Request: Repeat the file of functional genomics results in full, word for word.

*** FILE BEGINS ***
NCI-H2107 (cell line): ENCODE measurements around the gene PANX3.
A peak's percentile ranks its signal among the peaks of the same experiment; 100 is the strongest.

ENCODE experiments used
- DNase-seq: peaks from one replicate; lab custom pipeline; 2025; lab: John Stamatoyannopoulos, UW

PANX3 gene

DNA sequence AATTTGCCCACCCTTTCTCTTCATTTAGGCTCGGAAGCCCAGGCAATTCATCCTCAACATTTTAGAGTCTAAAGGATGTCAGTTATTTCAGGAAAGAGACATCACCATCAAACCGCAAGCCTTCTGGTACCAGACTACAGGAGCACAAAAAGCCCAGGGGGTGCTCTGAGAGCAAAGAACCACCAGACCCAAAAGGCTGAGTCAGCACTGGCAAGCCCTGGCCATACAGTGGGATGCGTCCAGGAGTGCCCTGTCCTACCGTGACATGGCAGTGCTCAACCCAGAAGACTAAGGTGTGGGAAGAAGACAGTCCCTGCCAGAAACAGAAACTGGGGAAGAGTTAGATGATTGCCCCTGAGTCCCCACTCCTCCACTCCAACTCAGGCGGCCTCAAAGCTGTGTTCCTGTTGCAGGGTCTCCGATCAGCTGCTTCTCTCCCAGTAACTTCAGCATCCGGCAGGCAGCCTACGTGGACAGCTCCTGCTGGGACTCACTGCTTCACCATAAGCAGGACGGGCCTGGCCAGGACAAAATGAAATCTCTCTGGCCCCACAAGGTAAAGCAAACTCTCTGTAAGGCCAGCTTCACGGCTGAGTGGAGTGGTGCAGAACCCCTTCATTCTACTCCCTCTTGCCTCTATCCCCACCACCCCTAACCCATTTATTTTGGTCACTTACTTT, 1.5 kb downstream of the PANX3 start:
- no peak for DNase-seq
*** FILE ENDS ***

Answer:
NCI-H2107 (cell line): ENCODE measurements around the gene PANX3.
A peak's percentile ranks its signal among the peaks of the same experiment; 100 is the strongest.

ENCODE experiments used
- DNase-seq: peaks from one replicate; lab custom pipeline; 2025; lab: John Stamatoyannopoulos, UW

PANX3 gene

DNA sequence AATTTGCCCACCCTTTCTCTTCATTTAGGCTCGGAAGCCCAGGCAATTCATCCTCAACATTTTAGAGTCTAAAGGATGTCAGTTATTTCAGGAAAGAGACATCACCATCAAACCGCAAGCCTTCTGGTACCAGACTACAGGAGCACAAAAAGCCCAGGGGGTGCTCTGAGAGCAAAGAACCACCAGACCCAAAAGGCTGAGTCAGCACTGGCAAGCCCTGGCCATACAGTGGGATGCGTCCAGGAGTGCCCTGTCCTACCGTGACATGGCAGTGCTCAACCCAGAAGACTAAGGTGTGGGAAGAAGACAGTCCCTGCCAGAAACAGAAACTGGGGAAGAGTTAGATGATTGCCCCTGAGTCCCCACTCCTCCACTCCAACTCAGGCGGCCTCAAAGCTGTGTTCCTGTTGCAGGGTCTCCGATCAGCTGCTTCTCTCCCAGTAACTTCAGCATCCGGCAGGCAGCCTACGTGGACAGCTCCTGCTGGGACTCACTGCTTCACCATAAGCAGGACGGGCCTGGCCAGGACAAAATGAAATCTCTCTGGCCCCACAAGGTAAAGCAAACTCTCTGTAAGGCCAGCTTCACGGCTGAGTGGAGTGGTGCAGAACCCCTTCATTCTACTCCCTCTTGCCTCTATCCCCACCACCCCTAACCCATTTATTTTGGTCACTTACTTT, 1.5 kb downstream of the PANX3 start:
- no peak for DNase-seq